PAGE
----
Copyright is held by the author.
BETH WAS a classmate of mine in seventh grade at St. Wenceslaus School. She was a quiet girl, with a pretty smile and a birthmark on the right side of her face. Her smile was often missed because of the birthmark. It was a dark red colour, and extended from below her eye down to her jaw. Beth wore a headscarf that covered her cheek, but Sister Alice always told her to remove it.
She was an only child of older parents. Once when her mother walked her to school, a classmate asked, “Is that your Grandma, Beth?” I think he was curious, not unkind.
At recess, she would sit on a bench and read her book. Occasionally, I asked her to play dodge ball with us. She always smiled, and said, “I can’t.” She didn’t elaborate. I didn’t question her. Jean invited Beth to her birthday party. She did not attend.
At St. Wenceslaus, children were “invited” to attend Mass every morning before school began.
Most of us knew to accept the invitation. The Church was adjacent to our school.
One morning as we left Church, silently (we were not allowed to talk) walking to our classrooms, a Sister who was monitoring us, stopped Beth. She asked, “What is wrong with your face?” We all could hear, “It’s a birthmark, Sister.” I looked at my friend, Nancy. We both felt so embarrassed for Beth.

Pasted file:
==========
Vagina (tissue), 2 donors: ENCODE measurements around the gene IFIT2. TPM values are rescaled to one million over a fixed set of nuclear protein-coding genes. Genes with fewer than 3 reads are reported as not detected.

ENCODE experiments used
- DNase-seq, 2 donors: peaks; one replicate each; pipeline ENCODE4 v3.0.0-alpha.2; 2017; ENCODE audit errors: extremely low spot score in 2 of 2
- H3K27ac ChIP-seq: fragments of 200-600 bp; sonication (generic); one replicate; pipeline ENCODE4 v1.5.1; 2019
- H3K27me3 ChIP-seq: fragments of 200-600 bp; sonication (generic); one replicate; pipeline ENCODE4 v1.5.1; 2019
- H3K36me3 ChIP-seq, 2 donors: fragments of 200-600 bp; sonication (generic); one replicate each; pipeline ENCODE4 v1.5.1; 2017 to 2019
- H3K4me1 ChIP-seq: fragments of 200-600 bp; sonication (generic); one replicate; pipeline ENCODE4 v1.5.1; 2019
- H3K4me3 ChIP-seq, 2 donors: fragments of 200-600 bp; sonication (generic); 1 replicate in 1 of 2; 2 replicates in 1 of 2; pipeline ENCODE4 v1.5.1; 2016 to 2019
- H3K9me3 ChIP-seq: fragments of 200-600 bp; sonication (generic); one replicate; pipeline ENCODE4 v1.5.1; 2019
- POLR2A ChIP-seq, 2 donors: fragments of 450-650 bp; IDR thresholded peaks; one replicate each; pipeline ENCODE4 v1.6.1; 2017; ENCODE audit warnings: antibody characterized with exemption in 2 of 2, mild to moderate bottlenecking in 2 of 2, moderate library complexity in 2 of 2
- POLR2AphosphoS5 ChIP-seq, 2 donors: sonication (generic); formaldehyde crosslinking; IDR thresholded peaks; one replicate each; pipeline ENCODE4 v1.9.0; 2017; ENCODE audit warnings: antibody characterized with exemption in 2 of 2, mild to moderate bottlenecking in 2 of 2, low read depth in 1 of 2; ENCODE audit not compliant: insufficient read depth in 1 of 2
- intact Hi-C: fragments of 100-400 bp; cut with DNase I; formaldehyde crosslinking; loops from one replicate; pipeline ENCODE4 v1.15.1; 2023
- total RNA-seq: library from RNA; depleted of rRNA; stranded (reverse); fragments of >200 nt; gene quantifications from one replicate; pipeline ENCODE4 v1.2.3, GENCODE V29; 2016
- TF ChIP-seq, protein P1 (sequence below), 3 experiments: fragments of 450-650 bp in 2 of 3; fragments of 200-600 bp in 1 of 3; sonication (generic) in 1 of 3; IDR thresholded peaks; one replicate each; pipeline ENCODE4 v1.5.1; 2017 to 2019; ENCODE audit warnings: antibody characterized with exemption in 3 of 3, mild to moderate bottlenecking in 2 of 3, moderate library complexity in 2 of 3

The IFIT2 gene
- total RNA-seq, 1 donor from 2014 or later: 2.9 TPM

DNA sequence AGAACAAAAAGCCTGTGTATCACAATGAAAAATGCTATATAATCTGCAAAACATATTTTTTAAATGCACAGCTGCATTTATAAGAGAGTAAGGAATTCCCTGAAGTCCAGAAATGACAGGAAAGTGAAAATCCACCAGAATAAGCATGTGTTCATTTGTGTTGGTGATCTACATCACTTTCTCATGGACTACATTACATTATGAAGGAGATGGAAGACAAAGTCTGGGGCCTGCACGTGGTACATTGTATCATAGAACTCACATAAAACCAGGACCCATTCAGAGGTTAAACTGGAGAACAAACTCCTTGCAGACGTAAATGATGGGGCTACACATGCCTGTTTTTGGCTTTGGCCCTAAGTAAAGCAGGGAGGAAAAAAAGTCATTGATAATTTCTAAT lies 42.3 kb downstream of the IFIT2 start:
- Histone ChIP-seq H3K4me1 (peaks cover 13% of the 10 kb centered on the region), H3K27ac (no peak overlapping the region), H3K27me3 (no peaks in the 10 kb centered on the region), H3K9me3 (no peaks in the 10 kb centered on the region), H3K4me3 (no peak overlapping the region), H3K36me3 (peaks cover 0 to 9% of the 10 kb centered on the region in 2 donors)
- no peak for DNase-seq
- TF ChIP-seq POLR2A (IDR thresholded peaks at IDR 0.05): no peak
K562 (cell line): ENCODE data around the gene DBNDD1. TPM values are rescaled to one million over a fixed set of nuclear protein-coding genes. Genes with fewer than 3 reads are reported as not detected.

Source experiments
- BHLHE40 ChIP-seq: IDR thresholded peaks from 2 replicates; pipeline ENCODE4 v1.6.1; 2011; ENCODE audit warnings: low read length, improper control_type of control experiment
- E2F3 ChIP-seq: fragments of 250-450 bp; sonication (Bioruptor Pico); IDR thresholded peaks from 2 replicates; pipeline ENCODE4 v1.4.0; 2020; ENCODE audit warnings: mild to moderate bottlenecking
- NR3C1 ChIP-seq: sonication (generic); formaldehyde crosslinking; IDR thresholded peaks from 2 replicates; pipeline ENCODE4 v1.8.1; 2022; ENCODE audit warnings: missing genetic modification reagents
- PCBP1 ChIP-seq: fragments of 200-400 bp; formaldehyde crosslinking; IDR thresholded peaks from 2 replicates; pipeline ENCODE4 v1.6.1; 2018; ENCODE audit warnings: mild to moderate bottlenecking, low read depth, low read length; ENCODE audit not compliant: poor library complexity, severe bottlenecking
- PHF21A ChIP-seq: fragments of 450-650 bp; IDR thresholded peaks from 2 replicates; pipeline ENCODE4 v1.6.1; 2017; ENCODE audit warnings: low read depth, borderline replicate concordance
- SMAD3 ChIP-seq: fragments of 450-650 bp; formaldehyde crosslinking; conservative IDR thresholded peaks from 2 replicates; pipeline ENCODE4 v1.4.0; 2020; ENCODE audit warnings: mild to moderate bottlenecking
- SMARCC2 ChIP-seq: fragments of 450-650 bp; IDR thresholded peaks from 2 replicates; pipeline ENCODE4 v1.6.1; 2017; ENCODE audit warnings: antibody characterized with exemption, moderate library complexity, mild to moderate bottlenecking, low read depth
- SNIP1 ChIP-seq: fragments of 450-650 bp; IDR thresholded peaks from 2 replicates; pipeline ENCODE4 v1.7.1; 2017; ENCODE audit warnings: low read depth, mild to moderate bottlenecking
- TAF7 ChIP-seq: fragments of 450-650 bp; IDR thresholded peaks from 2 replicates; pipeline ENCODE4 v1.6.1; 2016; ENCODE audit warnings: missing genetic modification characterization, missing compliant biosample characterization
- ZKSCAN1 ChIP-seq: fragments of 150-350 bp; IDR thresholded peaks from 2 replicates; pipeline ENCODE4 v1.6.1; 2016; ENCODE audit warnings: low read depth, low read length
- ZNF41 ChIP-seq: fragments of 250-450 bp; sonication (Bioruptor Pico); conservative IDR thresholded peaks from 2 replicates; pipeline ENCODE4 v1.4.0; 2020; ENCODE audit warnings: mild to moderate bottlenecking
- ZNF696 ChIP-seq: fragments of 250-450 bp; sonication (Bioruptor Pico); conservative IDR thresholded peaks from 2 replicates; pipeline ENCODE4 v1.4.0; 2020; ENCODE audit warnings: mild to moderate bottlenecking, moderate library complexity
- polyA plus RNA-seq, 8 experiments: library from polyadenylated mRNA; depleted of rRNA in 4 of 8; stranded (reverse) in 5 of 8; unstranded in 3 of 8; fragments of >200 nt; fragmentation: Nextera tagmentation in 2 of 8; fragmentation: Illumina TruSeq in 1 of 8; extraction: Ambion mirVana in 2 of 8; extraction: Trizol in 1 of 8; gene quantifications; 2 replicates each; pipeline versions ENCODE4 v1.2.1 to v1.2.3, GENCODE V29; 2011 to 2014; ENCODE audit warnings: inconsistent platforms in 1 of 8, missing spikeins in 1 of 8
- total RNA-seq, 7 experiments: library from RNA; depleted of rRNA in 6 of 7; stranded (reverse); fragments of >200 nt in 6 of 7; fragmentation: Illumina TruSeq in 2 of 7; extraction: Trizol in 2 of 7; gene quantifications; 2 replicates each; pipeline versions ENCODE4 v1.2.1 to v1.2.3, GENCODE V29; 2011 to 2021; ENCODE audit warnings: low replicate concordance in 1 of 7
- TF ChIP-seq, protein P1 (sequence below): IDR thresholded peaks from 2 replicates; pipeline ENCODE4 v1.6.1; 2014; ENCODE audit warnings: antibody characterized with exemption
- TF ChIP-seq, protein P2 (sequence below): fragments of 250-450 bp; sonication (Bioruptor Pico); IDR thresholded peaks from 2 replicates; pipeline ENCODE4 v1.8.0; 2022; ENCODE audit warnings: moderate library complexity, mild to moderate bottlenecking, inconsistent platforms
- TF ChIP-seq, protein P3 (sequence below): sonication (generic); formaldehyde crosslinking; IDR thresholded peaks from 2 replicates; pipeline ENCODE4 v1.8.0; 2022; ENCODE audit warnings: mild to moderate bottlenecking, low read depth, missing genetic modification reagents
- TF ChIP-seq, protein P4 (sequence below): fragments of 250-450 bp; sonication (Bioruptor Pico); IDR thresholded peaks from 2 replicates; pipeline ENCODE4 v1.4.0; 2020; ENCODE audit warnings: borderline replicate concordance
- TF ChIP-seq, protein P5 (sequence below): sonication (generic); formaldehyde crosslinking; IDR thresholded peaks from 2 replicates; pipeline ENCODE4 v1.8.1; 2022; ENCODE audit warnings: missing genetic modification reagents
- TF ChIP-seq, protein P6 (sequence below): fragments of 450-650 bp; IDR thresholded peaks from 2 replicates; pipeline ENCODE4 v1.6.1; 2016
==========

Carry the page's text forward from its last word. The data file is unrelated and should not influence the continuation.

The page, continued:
The very next day, on our silent walk from Mass, the same Sister stopped Beth, I was appalled when she again asked her, “What is wrong with your face?” Beth looked away and repeated, “It’s a birthmark, Sister.” The humiliating question stayed with me all day.
One morning, a few weeks later, Sister Alice announced to our seventh-grade class: “Please pray for Beth. She had a heart condition, and died in her sleep last night. Several girls cried. Tears rolled down my cheeks. Some of the boys looked very sad. We were told to put our heads down on our desks for a few minutes.
Three days later, the seventh grade was excused from class to attend Beth’s funeral. Silently, we walked to the Church. I didn’t want to look at Beth’s parents, but I did. They sat alone in the front pew, looking stoically at the altar, showing no sign of comfort to each other.
Beth’s name was never mentioned again in school. We all seemed to forget her.
Many years later, I attended an elementary school reunion. There were lots of pictures from the old days. We laughed at hairdos, circle skirts, the boys in their altar server attire.
“Oh, there’s Beth’s picture,” Nancy said. “She died so young. Nowadays, pills and surgery could have cured her heart condition.”
John, now a doctor, replied, “Nancy, Beth didn’t have a heart condition. I heard her dad did. She swallowed all of his pills. She committed suicide.”